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One Of Our Most Revered Sporting Figures Has Become A Bit Of A Sook

The All Blacks beat the Wallabies 37-10, but we won the bleating.

24/10/2016 1:55 PM AEDT | Updated 24/10/2016 4:01 PM AEDT
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Hmmm, maybe I shouldn't have worn All Blacks colours. Kind of a bad omen, I guess.

New Zealand is a land synonymous with sheep. But it was an Australian doing the bleating on the weekend.

If you don't follow rugby, Michael Cheika is the 49-year-old Wallabies coach who came to the job in 2014. He was not happy after the All Blacks beat the Wallabies 37-10 on Saturday night at Eden Park in Auckland. At all. Not one little bit.

Michael Cheika was once so cool. In 2014, he steered the NSW Waratahs -- and if you know another professional men's sporting team named after a flower, please share it with us -- to the Super Rugby provincial championship. This was a big deal. The suits wasted little time installing him in the top job at the Wallabies.

Things went great for a while. Cheika brought old school personal toughness and new school coaching knowhow. In 2015 he took the Wallabies to the World Cup final. Despite being beaten by the Kiwis, he was named world coach of the year. Hooray for Michael Cheika.

This year he's had a shocker.

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Cheika daydreams about what he'd like to do to Kiwi cartoonists.

The Wallabies have won just three of 10 matches. We lost two separate series 3-0 in the southern hemisphere, which has never happened before. But if you think things are bad on the field, eek, don't look in the coach's box.

On Saturday night, the Wallabies were denied a fair try by a ridiculously pedantic piece of refereeing. The video ref decided the All Blacks chaser was impeded, which was such a gullible reaction to a piece of blatant theatrics, you thought for a moment you were watching soccer.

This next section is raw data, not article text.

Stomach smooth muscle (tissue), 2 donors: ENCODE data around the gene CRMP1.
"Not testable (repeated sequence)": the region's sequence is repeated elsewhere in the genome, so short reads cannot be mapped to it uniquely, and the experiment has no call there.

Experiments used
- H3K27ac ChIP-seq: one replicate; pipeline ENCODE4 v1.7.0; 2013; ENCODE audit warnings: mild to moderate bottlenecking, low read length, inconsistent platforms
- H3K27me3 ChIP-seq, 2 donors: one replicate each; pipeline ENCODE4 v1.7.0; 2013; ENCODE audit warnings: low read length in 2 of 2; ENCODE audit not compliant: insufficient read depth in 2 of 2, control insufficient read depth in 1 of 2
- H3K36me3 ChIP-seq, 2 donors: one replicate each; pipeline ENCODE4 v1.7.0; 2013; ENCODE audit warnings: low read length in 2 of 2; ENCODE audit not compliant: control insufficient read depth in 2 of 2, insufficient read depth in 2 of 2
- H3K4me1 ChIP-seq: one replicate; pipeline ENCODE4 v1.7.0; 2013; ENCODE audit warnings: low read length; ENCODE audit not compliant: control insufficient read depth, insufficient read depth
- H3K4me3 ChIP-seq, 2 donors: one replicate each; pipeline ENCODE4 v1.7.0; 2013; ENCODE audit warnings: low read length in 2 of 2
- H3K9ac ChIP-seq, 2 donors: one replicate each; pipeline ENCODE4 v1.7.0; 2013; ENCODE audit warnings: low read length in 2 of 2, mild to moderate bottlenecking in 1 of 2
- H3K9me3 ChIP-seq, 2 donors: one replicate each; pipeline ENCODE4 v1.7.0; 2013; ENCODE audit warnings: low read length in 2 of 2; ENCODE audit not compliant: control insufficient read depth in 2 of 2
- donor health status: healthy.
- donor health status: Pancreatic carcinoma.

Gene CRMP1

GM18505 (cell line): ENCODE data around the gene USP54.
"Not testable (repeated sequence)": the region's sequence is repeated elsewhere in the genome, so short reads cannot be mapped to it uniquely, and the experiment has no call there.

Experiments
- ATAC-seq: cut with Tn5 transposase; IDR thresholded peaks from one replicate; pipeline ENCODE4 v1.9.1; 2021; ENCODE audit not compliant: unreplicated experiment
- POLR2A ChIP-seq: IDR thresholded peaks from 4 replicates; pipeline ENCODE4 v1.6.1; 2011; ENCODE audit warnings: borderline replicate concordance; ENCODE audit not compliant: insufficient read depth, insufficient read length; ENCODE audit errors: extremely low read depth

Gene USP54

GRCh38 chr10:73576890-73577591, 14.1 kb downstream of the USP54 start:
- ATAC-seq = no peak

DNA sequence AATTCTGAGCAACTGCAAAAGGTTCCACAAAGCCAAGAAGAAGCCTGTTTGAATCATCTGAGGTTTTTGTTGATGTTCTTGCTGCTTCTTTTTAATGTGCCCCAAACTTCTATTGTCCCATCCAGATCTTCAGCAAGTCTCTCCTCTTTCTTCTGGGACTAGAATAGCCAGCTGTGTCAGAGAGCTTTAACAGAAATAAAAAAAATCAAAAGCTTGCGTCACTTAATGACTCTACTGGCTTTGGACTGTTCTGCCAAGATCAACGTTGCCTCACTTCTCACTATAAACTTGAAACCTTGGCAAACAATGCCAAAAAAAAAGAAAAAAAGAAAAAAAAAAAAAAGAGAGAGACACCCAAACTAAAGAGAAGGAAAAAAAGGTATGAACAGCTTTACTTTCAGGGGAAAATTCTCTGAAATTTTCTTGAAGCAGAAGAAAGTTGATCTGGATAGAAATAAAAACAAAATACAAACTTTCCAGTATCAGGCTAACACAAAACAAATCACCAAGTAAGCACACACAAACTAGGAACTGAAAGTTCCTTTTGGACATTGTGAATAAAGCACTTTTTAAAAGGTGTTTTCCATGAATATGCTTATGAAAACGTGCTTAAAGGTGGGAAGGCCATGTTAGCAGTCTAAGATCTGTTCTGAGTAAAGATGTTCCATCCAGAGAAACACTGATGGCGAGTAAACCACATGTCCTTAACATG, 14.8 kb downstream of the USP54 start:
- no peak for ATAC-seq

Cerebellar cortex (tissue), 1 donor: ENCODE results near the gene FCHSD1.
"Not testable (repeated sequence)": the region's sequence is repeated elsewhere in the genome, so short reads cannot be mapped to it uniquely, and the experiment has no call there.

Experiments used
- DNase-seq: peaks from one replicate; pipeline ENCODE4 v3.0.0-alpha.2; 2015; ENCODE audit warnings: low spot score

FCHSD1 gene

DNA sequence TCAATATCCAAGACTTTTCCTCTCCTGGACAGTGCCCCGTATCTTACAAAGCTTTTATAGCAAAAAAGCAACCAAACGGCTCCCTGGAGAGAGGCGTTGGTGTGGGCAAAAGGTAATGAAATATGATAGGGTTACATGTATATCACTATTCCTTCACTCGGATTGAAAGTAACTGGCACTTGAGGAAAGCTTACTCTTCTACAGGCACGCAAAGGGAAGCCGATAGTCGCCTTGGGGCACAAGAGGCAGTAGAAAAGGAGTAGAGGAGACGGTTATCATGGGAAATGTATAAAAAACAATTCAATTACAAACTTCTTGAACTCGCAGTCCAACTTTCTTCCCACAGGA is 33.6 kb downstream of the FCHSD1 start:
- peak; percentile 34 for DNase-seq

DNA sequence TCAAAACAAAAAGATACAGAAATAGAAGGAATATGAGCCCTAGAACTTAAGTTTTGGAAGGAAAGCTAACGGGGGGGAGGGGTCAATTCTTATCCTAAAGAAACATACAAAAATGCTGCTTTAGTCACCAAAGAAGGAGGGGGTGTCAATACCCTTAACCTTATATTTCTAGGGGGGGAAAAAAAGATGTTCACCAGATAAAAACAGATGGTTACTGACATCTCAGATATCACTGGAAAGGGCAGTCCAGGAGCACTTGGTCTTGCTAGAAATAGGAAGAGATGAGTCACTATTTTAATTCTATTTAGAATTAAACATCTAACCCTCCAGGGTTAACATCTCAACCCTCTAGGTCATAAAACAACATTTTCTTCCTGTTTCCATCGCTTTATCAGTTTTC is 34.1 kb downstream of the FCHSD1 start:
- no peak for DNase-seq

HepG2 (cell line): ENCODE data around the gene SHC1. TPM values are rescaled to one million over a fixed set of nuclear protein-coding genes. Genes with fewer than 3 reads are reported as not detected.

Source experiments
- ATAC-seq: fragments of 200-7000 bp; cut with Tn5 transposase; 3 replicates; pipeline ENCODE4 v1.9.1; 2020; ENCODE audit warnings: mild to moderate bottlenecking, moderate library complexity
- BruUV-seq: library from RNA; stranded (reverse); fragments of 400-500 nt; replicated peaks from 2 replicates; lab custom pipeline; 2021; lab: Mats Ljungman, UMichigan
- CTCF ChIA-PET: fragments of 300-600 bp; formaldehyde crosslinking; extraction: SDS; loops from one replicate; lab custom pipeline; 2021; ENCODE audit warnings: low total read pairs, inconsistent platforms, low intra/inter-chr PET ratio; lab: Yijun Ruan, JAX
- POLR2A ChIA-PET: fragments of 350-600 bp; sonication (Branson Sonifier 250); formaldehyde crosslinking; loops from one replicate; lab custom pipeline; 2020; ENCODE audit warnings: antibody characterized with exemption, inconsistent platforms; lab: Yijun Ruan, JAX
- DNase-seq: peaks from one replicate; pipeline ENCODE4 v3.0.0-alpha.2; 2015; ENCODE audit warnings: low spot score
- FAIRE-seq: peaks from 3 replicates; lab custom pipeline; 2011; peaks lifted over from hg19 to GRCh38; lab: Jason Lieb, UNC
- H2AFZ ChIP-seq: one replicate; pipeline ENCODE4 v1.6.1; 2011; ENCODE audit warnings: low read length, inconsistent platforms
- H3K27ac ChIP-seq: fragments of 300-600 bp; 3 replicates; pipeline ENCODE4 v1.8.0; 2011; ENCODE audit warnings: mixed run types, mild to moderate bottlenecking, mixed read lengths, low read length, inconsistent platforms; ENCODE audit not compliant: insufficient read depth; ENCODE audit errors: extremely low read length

Cheika got grumpy as hell in the coach's box after that. No dramas there. You see worse every week in all football codes. It's what happened after the match that made him look and sound like a great big sook.

Asked by a Kiwi journalist whether he wanted to comment on the All Blacks' 18-game world record winning streak, Cheika instead focused on a cartoon in that morning's New Zealand Herald, which had lampooned him as a clown.

"I don't really think they want my comment anyway," a most indignant Cheika said. "They dressed us up as clowns today so they wouldn't want our comment. I don't think they respect our comment anyway so we won't make one."

As you can see from the above tweet, some Kiwis thought the cartoon a little disrespectful too. But Cheika still should have laughed it off. Imagine if Tony Abbott had taken issue with every news outlet whose cartoonist portrayed him as a man with large ears.

Cheika got on the front foot with good reason later in the press conference, swatting away a question about the inevitable hotel room bugging which always seems to happen -- or is alleged to have taken place -- before a Bledisloe Cup encounter.

He even came out with a good self-deprecating line that he wouldn't be smart enough to organise that sort of thing. And a lovely honest follow-up that he wouldn't need to bug rooms, because New Zealand are "too good anyway". Nor did he blame the loss on the controversial no-try, even though he quite rightly said it had an effect.

So Michael Cheika is still this likeable coaching figurehead. All the same, the general vibe of the guy has changed. Once he sneered for a living. Now he scowls. Or at his worst, whinges. And he wasn't apologising at a press doorstop the day after the press conference.

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Maybe next year, Michael.

"They asked me to make a comment about their achievement and I said I didn't think they cared about my comment which is the truth," he said.

"I think that's the honest thing to say. I could go on with all the politically correct stuff. Why would you let the opposition call your team clowns and mock the jersey? That's how I feel about it. Maybe the others don't."

And maybe a whole bunch other people on both sides of the Tasman think he should just lighten up a little.

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